Journal List > Korean J Nutr > v.44(6) > 1043907

Kim and Kim: Thermic Effect of Food and Macronutrient Oxidation Rate in Men and Women after Consumption of a Mixed Meal


The purpose of this study was to investigate the effects of gender on the thermic effect of food and substrate oxidation rate during 5 hours after a mixed meal. Twenty healthy college students (10 males and 10 females) aged 20-26 years participated in this study. The energy contents of the experimental diets were 775 kcal and 627 kcal for males and females respectively, which were 30% of individual energy requirements and were composed of 65/15/20% as the proportion of carbohydrate/protein/fat. Resting and postprandial energy expenditure and substrate oxidation rates were measured with indirect calorimetry in the fasting state and every 30 min for 5 hours after meal consumption. Thermic effects of food expressed as ΔAUC and TEF% were not significantly different between males and females. However, TEF% adjusted for body weight and fat-free mass in males (0.095% and 0.120%) were significantly lower than those in females (0.152% and 0.213%)(p < 0.05). The total amount of carbohydrate oxidized was significantly lower in males than that in females (58.6 vs. 86.6 mg/kcal energy intake/5 h, p < 0.05). In contrast, the total amount of fat oxidized was significantly higher in males than that in females after the meal (32.9 vs. 17.2 mg/kcal energy intake/5 h, p < 0.01). These results indicate that gender affects the thermic effects of food and the substrate oxidation rate after a meal. The results show that males use relatively less carbohydrate and more fat as an energy source after a meal than that of females.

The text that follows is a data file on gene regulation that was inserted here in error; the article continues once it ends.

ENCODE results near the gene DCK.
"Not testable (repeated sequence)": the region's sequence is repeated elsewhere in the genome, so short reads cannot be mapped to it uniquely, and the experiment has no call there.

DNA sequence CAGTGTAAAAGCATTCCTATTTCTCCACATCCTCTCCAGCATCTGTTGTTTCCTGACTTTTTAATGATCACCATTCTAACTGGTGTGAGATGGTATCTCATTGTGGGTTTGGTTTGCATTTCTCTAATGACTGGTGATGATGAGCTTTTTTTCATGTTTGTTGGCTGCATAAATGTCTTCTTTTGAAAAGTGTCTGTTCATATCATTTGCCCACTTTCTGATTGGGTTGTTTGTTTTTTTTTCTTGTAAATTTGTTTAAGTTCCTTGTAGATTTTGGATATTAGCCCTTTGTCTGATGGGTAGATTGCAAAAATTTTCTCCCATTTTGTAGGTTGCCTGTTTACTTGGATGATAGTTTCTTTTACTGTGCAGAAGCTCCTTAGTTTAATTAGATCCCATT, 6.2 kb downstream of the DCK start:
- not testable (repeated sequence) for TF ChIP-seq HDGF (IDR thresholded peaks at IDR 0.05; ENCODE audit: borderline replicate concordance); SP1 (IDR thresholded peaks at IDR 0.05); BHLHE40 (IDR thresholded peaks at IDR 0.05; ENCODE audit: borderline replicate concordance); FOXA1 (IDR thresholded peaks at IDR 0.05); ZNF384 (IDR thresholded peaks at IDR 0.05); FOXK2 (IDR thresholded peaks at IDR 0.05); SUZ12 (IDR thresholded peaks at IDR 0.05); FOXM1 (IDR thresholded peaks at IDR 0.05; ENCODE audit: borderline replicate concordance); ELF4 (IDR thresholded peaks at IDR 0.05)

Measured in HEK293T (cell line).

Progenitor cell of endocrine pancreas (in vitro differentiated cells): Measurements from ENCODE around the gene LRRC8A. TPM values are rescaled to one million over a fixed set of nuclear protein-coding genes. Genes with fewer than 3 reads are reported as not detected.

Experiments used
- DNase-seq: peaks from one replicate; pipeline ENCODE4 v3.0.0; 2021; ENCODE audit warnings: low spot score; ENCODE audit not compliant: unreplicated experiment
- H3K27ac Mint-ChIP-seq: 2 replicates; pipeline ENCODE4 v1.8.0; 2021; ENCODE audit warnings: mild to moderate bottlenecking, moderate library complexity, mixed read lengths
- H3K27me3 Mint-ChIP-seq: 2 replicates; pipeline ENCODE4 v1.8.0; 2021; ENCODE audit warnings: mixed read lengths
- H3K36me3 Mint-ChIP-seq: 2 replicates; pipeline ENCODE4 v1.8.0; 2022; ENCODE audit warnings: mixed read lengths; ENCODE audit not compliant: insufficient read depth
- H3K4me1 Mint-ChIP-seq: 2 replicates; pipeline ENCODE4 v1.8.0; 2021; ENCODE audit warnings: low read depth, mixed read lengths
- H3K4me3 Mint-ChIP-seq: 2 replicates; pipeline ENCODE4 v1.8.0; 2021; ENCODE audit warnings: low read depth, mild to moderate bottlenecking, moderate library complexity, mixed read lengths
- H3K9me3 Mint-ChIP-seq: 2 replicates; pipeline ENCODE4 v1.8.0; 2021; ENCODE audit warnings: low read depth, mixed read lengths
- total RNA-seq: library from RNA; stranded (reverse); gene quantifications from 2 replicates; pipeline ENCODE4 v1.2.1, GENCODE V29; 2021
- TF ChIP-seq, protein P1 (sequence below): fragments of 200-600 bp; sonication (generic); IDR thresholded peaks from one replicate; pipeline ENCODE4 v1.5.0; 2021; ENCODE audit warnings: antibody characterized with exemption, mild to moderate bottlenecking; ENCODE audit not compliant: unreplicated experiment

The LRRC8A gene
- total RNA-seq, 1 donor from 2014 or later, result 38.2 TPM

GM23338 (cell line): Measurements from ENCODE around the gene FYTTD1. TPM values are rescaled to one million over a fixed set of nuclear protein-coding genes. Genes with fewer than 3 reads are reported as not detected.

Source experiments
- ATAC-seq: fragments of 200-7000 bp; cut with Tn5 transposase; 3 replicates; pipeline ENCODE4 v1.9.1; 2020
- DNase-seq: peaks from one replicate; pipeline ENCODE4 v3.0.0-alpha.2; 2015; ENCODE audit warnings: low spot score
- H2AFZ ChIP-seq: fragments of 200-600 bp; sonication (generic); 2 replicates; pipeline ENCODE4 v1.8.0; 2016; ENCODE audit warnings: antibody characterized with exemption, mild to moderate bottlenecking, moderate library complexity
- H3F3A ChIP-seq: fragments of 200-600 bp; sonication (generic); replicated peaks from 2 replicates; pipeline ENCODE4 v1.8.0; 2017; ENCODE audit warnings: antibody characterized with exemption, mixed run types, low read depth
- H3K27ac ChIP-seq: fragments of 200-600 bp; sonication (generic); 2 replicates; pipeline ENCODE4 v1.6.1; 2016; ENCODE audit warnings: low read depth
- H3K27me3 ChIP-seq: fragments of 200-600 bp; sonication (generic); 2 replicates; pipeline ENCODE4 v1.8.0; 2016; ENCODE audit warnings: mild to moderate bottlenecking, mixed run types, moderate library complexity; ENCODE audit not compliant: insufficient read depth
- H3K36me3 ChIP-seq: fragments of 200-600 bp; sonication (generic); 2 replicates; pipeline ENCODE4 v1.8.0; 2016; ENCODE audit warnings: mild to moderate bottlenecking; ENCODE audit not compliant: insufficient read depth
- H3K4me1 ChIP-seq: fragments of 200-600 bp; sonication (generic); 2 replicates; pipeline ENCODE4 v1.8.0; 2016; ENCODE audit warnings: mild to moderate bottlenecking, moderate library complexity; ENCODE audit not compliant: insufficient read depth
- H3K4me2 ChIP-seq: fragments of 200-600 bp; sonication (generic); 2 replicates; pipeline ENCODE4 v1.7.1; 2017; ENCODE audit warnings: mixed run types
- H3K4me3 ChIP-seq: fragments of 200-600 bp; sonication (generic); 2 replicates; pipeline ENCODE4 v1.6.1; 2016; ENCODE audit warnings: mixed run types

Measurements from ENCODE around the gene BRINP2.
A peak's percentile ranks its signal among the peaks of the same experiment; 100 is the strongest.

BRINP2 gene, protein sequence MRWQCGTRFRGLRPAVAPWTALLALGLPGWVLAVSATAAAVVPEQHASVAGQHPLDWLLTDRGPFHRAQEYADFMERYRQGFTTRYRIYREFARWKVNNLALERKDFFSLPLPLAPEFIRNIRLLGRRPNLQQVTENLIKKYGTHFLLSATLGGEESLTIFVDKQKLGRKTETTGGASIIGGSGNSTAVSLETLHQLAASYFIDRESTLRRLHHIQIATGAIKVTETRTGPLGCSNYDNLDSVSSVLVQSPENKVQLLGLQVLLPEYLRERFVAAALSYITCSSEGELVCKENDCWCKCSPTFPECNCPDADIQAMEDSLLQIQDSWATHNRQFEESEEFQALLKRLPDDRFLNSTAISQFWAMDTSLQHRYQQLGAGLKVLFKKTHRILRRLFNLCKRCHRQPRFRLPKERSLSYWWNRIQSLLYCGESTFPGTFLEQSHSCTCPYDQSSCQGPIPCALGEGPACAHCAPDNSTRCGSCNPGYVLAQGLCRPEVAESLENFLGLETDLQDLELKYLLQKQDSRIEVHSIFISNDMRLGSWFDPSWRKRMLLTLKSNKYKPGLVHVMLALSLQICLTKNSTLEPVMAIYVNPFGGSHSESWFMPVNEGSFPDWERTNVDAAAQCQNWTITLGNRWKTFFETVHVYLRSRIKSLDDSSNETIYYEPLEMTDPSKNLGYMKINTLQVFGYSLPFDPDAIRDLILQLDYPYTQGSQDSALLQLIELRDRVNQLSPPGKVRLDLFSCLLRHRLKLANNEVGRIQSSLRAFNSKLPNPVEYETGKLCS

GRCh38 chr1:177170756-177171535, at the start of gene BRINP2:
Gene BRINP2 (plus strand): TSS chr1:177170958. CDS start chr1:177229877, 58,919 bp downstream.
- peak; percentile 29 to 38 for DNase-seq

Figures and Tables

Fig. 1
Changes in incremental energy expenditure (%) from the baseline (REE) at each 30-min time point over 5-hour after the meal for male and female college students. *: p < 0.05 by Student t-test between male and female. PPEE: post-prandial energy expenditure, REE: resting energy expenditure.
Fig. 2
ΔAUC of TEF (A), TEF% of energy intake (B), and TEF% of energy intake adjusted for body weight (C) or fat-free mass (D) over 5-hour after the meal for male and female college students. All p-values are derived by Student t-tests between male and female.
Fig. 3
The total amount of carbohydrate oxidation (A1, A2, A3) and the total amount of fat oxidation (B1, B2, B3) adjusted for energy intake, body weight, and fat-free mass over 5-hour after the meal for male and female college students. All p-values were derived by Student t-tests between male and female.
Fig. 4
Relative percentage of substrate oxidation rate over 5-hour after the meal for male (A) and female (B) college students. **: p < 0.01 Significantly different between male and female by Student's t-test.
Table 1
Energy content and macronutrients composition of the experimental meal
Table 2
Baseline characteristics of the subjects

1)Mean ± SD 2)N (%)

*: p < 0.05, ***: p < 0.001 by Student t-test and χ2-test between male and female

Table 3
Resting energy expenditure (REE) of the subjects

1)Mean ± SD 2)Fat-free mass

***: p < 0.001 by Student t-test between male and female


This research was supported by Basic Science Research Program through the National Research Foundation of Korea (NRF) funded by the Ministry of Education, Science and Technology (2010-0004472).